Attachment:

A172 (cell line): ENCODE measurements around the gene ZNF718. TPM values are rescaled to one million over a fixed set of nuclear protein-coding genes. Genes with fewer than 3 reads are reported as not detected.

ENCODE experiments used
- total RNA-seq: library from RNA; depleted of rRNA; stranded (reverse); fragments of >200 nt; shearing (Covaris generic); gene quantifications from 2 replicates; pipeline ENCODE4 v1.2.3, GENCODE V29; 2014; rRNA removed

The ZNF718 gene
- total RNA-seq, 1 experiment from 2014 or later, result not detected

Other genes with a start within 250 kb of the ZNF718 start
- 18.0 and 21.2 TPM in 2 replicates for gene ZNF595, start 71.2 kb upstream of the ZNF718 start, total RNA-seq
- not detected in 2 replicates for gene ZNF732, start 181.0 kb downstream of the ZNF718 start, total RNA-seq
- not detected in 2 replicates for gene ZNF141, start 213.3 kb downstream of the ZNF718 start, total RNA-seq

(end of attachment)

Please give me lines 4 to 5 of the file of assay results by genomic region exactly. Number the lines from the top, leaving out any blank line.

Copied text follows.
The ZNF718 gene
- total RNA-seq, 1 experiment from 2014 or later, result not detected